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The Last New Yorker: A Love Story for the City

04/17/2010 05:12 am ET | Updated May 25, 2011

I have been taking pictures since I was 13 years old. As a high school student in Queens, a bus and subway ride away from Manhattan; I used my camera as a passport to explore the city. From the start, I had an interest in people and places that seemed to be remnants from the past. I took pictures at the Fulton Fish Market and the Gansevoort Meat Market, the Public Baths, Bowery soup kitchens, and of newsstand vendors in tiny green booths. I was gripped by the history of the city. And also aware of the transitory nature of things, how the New York of my parents and grandparents was both present and long gone. I was a New Yorker, because as Colson Whitehead wrote in his book Colossus of New York, "you are a New Yorker when what was there before is more real and solid than what is here now."

My first apartment was a loft in Chinatown in the early 1980s. While living there I met Al Guido, a glazier who had lived in the same apartment since Herbert Hoover was president. I made some portraits of Al and he became the first subject in a project that became Harvey Wang's New York which was published by W.W. Norton & Co. in 1990.

The book was a collection of photographs and stories of New Yorkers who represented ways of life that were disappearing. I photographed typesetters and rabbinic tailors, blacksmiths and gravediggers. I did portraits of the last Italian in a Chinatown tenement, and the last Jew in a Lower East Side walk-up. I also came across some great stores and businesses that seemed untouched by time, but whose days were inevitably numbered. When Adam Forgash began writing the screenplay for The Last New Yorker, he came across my book, which he found inspiring as he created the world inhabited by his two main characters. When his script was done, producer Danny Vinik (who I had known since my Chinatown days) asked if I'd be interested in directing the film. The Last New Yorker offered me another opportunity to capture a New York City that was fading away and like my photography books Flophouse: Life on the Bowery and Harvey Wang's New York offered a window into people on the margins, allowing us to see lives we tend to ignore as we go about our own daily routines.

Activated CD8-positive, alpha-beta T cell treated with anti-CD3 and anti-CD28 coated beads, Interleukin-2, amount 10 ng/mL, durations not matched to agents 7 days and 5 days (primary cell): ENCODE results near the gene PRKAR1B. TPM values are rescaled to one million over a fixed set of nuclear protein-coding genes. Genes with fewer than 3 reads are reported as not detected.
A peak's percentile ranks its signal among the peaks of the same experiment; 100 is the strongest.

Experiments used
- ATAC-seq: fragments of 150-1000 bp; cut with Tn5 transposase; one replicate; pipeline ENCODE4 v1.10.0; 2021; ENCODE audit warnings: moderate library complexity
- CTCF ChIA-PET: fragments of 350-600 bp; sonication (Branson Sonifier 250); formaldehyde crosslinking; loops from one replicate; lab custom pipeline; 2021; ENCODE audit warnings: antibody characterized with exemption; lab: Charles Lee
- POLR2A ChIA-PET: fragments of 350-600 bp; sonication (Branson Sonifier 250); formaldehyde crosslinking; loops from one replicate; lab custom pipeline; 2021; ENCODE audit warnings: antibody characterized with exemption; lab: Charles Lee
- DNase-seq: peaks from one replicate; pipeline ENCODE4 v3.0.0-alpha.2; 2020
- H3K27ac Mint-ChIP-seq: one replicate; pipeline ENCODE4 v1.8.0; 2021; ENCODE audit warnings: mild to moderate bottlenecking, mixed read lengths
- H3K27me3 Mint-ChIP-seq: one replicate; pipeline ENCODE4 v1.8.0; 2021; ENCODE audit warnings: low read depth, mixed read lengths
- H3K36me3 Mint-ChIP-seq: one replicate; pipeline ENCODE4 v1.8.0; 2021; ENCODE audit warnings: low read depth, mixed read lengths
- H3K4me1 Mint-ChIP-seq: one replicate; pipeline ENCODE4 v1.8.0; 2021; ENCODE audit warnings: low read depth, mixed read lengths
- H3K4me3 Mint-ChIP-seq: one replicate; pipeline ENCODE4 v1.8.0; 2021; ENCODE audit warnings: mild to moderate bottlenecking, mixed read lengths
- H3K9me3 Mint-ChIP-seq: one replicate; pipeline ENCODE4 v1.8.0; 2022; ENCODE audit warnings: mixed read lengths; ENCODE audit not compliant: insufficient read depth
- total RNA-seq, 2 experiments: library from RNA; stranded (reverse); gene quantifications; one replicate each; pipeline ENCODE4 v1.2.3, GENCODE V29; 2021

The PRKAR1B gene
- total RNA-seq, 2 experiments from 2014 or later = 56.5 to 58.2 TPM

What drew me to the script, aside from the theme of a vanishing New York, were the characters that Adam Forgash created. He claims that the original inspiration came from a comment he overheard an elderly man say to his companion on the street: "If law school doesn't pan out, I'll become a doctor." The absurdity and the sense that anything is possible intrigued Adam, and in many ways, these are characteristics required to live in this city.

In the film we meet Lenny Sugarman and Ruben Liebner, played by Dominic Chianese (Uncle Junior Soprano) and Dick Latessa (who won a Tony for Hairspray), both dyed-in-the wool New Yorkers, who barely recognize the modern city they find themselves in.

The film needed to showcase New York City as it exists today, but also portray "Lenny's World" -- a less colorful place, where the air is dustier, and the pace slower. We filmed in some great locations that themselves were holdouts threatened with extinction. In fact, at least three businesses that were part of Lenny's world are now gone: Lismore Hoisery on Grand Street, Beny's Fine Jewelry on Canal Street and the Blarney Stone on 33rd Street. Happily, Eisenberg's Sandwich Shop, the Moulded Shoe Company, and Tony's Shoe Repairing are still going strong.

Making an independent feature film on the streets of New York City with a cast of mostly actors in their 70s presented enormous challenges. We shot for 18 days in New York, and had to cover many pages of script every day. We had limited time in our locations, and when shooting on the street had to continually contend with curious passers-by getting in the shots.

From the start, my desire was to simply contrast what we lose as mom and pop stores are replaced by chains, and gentrification takes it's toll. But ultimately, the film became a surprising collection of love stories -- the love shared by two friends, a man's passion for an idealized woman, the characters' love of the city, and finally, my love for the city as well.

The Last New Yorker opens theatrically in New York City at the Quad Cinema on Friday, February 19.

For further information: www.lastnewyorker.com